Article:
Verification of Employment for Mortgage Template

This Article Is On Verification Of Employment During The Mortgage Process By Lenders

Verification Of Employment is one of the most important steps in the mortgage process. Employment Verification is often referred to as VOE. It is when a lender will require employment and salary verification by the employer of the mortgage loan applicant. Borrowers who are using overtime income and/or other sources of income besides their regular full time wage will need verification of employment. There is a written employment verification and a verbal employment verification. A written VOE is done during the mortgage process. A verbal VOE is normally done prior to the mortgage underwriter issuing a clear to close. Lenders want to make sure the borrower has the ability to repay their new housing payment. Calculating qualified income is one of the most important factors that is important when qualifying for a home mortgage. The history and past of the borrower’s income history is a good indication of the future earnings potential. One of the questions that is asked when lenders request for employment verification is if the employee’s likelihood to remain employed for the next three years is likely. Lenders want to see the likelihood of future employment for the next three years remain strong. Borrowers should not change jobs and/or resign from their jobs during the mortgage process. This holds true even if they get a much higher paying job in the same field during the mortgage process. Most mortgage borrowers rely on employment-based income to pay for a home loan. Mortgage lenders usually verify the amount and stability of income used to qualify for a purchase or refinance loan. The requirement for a last-minute employment verification before closing generally depends on the lender, the loan program and your employment type. Lenders also verify your employment status via recent income documentation.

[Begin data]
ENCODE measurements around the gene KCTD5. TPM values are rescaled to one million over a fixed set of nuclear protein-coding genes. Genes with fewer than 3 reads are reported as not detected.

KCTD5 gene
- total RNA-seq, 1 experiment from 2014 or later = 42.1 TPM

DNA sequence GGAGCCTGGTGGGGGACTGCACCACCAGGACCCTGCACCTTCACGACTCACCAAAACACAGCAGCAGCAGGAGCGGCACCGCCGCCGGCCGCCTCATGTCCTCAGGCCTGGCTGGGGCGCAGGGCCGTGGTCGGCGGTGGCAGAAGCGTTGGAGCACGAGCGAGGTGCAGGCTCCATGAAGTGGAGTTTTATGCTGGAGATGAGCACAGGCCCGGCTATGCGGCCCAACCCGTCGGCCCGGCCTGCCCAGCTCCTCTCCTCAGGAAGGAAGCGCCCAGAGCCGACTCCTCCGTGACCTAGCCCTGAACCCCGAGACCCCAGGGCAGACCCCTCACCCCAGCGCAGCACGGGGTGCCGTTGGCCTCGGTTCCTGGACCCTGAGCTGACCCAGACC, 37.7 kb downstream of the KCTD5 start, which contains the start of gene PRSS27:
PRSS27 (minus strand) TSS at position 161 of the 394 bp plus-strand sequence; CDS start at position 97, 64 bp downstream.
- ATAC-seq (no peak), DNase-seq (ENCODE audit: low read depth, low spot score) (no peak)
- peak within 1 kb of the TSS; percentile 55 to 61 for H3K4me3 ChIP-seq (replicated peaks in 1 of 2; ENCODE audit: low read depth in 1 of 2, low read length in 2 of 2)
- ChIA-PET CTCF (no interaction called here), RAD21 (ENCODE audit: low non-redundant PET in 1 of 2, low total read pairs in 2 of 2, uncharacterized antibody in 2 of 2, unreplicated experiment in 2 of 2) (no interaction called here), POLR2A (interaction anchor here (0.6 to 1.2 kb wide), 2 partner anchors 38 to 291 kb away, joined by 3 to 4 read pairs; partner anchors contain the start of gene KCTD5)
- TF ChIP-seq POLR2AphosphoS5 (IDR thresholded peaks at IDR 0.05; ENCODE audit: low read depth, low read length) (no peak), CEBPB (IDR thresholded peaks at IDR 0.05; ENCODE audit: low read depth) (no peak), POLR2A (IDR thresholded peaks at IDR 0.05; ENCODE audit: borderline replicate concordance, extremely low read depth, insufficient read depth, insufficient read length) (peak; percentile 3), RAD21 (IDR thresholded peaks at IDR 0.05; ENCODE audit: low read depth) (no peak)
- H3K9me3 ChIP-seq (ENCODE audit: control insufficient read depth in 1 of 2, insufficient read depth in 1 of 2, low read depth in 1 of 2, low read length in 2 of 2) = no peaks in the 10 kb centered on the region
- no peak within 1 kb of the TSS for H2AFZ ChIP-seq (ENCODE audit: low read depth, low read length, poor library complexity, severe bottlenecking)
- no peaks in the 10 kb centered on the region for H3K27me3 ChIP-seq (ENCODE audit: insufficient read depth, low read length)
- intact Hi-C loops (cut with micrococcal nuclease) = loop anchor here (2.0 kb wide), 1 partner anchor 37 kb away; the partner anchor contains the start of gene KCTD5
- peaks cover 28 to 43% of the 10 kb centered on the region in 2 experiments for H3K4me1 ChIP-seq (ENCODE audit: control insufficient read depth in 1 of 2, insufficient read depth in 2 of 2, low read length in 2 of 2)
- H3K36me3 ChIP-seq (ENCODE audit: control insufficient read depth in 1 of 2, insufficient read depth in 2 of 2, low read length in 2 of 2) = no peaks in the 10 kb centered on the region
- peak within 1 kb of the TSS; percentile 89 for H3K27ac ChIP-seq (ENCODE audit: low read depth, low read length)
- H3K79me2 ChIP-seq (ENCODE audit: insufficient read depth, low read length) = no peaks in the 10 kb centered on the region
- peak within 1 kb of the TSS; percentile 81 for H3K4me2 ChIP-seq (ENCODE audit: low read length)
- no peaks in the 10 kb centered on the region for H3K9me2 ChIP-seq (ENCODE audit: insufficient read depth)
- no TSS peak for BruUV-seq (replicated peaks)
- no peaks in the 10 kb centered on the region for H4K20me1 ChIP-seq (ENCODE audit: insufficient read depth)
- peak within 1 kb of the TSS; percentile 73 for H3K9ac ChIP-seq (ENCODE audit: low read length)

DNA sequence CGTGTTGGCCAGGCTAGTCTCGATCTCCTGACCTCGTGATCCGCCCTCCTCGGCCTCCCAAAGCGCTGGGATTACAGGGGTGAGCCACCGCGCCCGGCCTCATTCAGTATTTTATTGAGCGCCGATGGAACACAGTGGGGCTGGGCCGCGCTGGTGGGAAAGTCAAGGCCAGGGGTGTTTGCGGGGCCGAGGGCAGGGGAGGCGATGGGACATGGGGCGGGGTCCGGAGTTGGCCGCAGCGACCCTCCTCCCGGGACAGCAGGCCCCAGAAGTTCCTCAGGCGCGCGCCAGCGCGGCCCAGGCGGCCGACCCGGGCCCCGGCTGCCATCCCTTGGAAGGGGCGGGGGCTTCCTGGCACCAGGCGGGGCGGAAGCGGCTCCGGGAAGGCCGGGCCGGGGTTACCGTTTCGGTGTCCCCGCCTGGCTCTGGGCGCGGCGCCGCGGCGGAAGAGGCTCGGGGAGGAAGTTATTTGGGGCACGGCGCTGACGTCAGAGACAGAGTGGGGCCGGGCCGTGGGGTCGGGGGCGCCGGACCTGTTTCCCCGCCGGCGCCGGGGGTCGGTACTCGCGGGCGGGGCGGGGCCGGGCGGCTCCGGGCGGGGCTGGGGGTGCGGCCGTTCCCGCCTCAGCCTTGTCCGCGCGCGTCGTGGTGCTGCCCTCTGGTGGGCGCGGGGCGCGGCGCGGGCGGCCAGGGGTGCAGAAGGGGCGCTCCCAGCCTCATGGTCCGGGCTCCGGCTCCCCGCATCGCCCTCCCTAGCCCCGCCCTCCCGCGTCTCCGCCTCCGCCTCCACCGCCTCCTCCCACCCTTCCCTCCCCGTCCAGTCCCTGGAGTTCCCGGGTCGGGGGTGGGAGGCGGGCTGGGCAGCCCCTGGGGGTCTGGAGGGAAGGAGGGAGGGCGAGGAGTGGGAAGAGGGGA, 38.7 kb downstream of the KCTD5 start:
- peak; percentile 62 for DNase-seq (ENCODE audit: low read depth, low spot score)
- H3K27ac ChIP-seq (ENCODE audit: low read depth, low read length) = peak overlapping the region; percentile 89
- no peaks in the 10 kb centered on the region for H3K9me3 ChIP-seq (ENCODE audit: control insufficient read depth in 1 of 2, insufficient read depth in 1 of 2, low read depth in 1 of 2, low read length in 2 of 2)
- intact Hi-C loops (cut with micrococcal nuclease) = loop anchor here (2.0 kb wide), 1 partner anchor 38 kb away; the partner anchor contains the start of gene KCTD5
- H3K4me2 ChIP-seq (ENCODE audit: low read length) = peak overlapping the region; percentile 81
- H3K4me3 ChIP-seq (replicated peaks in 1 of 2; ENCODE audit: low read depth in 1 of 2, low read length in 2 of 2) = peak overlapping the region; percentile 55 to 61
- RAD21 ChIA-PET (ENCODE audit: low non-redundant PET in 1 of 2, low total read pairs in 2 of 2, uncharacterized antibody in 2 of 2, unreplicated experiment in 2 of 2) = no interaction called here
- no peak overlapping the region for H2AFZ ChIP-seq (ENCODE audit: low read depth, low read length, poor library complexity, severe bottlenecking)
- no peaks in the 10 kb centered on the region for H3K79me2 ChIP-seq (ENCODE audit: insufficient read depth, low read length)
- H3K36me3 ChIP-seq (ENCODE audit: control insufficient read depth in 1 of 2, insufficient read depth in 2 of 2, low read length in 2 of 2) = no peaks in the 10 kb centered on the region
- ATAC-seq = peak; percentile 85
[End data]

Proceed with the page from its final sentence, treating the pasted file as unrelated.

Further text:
Employment Verification Process

How the employment verification process looks like

At most mortgage companies, the mortgage processor will verify the borrower’s employment and income as part of the mortgage approval process. It is best recommended to do the written verification of employment in the beginning of the mortgage process. The mortgage processor contacts the borrower’s employer to confirm the information provided on the mortgage loan application. If the overtime income and/or other income is confusing, it is best the written verification of employment gets done before anything else. A verbal verification of employment is done prior to a clear to close to make sure the borrower is still employed and there are no changes of the borrower’s income and/or employment status.

How Long Does Employment Verification Process Take

Mortgage processors are experts in getting VOE from employers. Every employer may have its own protocol on employment verification. The HR division of companies take care of their employees and realize the importance of VOEs. There are times when VOEs take longer than normal due to staff shortages at the employer. If there are delays of getting employment verification, it is normally due to the employers not providing it in a timely manner. The employee can normally get involved in trying to get the VOE expedited. Some mortgage companies have highly technologically advanced computerized software systems to streamline the employment verification process. The software has the borrower’s mortgage loan application data with the employers contact information and the information needed to request a computerized verification of employment. The information of the borrower’s employment and income should match the numbers and figures confirmed by the employer on the VOE. If there is a discrepancy, the loan officer will go over the discrepancy with the borrower and come to a resolution.

Cases Where Employment Verifications Can Go Wrong

What can be the cases where employment verification may fail

The mortgage business is very regulated. You do not want to try to pull a fast one during the mortgage process. Whatever people try to pull and outsmart the lender, it will backfire. For example, if you were to put in a resignation letter that this will be your final year and retire at the end of the year and you are in the middle of the mortgage process, your loan will get denied.

Why is that so?